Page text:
A further object is to facilitate erection by use of a maximum/minimum angle indicator located at the base of the climbing device.

According to one aspect of this invention, an anchored climbing device can be removably attached at its top to a target pole, such as a utility pole, tree, column, or the like. The device has an elongated vertical rigid rail member with a base at its lower end for resting on the ground or on another horizontal ground support. There are pegs, rungs or other similar horizontal step members projecting at spaced intervals from the rail member. At the top of the rail member is affixed a head member, and the head member has left and right arcuate tubular jaw members pivotally supported on it. The head member also includes a mechanism for closing the jaw members around the target pole to form a tubular ring. The left and right tubular jaw members have elongated slots formed along their radially inward sides thereof to form a slot in the circumferential direction at the inner side of the tubular ring.

The rail member (or members) can be unitary or can come in multiple sections or extension members, between the base and the head. These can be of durable steel, aluminum, reinforced plastic, graphite, or fiberglass construction. The sections can snap together and be secured with a cotter pin or similar securement device.

A tubular cable guide extends vertically along the vertical rigid rail member, and this creates a channel which a rope or cable can be inserted and slid upwards.

A tubular connector at an upper end of the cable guide connects the cable guide with one of said left and right jaw members, to form a cable passage that extends through the rope guide, the connector, and the annular ring formed by the left and right jaw members. A cable exit portal is formed in the head to allow the cable to pass out of the other one of the left and right jaw members and to descend towards said base, where the rope or cable can be pulled tight by the user on the ground.

To erect the climbing device, the device is first positioned against the tree trunk or other target pole, and the left and right jaw members are closed together. Then the rope or cable is fed upwards through the cable guide, around said tubular ring, out said rope exit, and then back down to the base of the vertical rail member. The rope or cable is secured with a rope block at the lower entrance to the cable guide tube. Then, when tension is applied to the cable, the cable slips out through the slot in said tubular ring and snugs against said target pole to secure the upper end of the climbing device against the target pole. The free end of the rope or cable is secured to another rope block, which is strapped to an anchor point on the base. A ratchet device can be included to assist in pulling the cable tight.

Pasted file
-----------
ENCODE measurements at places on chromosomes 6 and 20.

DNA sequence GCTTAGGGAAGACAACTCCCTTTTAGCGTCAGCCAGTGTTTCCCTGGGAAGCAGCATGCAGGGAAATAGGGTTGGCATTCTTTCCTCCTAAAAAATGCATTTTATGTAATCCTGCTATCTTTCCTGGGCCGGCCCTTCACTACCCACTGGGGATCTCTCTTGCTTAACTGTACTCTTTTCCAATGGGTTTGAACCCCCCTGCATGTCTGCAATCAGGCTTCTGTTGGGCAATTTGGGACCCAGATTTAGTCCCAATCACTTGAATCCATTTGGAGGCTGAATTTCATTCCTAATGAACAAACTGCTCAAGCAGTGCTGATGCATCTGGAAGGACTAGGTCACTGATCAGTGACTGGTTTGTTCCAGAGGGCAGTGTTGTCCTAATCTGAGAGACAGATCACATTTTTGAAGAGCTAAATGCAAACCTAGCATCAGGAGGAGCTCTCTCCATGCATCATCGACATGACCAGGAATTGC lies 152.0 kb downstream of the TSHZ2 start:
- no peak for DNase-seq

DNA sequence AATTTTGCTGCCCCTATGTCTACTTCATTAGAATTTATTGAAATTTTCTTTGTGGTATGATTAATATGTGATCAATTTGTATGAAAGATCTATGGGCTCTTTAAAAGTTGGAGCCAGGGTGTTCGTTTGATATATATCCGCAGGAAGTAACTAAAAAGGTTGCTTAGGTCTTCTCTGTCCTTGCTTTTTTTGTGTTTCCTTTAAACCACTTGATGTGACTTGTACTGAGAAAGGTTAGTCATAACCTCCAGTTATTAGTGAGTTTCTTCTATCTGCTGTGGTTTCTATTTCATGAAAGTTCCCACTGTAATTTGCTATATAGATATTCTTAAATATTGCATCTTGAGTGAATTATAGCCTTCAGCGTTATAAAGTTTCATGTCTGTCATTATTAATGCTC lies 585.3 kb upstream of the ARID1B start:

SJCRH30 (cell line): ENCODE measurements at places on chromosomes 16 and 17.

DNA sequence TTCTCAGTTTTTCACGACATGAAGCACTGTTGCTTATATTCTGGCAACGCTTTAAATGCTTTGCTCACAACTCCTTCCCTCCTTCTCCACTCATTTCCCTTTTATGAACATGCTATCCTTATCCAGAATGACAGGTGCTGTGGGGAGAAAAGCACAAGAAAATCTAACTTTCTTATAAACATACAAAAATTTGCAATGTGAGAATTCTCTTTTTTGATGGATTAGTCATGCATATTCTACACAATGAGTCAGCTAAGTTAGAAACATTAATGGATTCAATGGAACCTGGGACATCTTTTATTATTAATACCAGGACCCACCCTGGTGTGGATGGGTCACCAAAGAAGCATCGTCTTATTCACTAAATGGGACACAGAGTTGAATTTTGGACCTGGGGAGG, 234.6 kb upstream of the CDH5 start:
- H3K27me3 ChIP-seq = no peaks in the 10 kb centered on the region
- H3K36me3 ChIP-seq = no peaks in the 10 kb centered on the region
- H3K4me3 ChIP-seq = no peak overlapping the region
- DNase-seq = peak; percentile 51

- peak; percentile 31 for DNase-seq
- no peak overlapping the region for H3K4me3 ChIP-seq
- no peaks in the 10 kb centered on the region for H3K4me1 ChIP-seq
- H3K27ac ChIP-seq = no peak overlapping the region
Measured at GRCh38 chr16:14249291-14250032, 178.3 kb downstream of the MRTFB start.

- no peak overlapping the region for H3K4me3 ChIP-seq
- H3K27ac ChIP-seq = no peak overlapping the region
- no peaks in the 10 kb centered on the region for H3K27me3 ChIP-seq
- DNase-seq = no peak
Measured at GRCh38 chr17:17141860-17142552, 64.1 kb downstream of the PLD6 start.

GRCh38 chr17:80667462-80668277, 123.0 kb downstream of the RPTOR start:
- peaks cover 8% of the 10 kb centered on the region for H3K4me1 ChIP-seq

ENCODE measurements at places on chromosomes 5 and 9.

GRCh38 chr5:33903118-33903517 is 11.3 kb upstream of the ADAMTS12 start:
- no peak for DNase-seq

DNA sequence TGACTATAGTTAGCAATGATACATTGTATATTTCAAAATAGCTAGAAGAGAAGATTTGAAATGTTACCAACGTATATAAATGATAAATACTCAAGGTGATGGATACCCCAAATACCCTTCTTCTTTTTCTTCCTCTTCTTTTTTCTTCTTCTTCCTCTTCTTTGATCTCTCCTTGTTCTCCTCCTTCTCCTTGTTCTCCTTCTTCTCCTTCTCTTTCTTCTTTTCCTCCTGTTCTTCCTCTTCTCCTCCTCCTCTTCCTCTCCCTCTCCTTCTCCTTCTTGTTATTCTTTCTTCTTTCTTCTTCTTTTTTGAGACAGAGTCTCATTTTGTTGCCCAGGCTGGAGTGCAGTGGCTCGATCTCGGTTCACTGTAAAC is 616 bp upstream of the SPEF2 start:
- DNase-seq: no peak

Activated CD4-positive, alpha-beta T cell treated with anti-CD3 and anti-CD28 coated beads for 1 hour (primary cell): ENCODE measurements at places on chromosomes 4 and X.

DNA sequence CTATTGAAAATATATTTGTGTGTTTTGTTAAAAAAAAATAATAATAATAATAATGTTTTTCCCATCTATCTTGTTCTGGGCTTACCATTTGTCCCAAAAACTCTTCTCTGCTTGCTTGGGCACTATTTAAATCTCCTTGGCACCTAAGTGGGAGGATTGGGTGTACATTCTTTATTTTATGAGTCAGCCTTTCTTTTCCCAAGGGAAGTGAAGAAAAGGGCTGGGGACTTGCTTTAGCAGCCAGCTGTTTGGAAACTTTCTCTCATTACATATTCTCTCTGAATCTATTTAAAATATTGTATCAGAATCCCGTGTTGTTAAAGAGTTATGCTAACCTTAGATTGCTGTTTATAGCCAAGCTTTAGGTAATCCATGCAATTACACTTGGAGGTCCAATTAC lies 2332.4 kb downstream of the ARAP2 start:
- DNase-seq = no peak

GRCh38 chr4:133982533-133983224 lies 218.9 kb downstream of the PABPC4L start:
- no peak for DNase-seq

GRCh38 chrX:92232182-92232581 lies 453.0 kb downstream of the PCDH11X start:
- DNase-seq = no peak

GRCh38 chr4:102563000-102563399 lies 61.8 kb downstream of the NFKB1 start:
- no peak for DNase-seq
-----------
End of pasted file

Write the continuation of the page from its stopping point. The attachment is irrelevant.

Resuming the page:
To remove the climbing device, the rope blocks are removed from the rope or cable, and the cable is loosened, and then pulled free from the tree or other target pole. Then the climbing device can be easily removed from the target pole.

Preferably, the vertical rigid rail member is formed of a plurality of extension members, each having a male end and a female end to receive a male end of an adjacent one of said extension members. These can be connected, end to end, to create a climbing device or ladder that is the appropriate height for the particular target. In that case, the cable guide tube is formed of a plurality of tubular sections, each being attached to a respective one of the extension members. These also can have male and female ends, i.e., a plug end and a socket end, so that the cable guide tube will be properly created when the extension members are joined together.

The base can have a forked pair of downward extending projections that penetrate the earth and create a stable lower anchor point.

In a preferred embodiment the jaw members are constructed so that one of them has a female receptacle portion at its free end, and the other jaw members has a male portion at its free end that fits into said female receptacle portion when the jaw members are closed together. The cable slot extends along the female receptacle portion and also along the male portion, so that the cable slot is a continuous slot extending substantially the combined length of the left and right jaw members.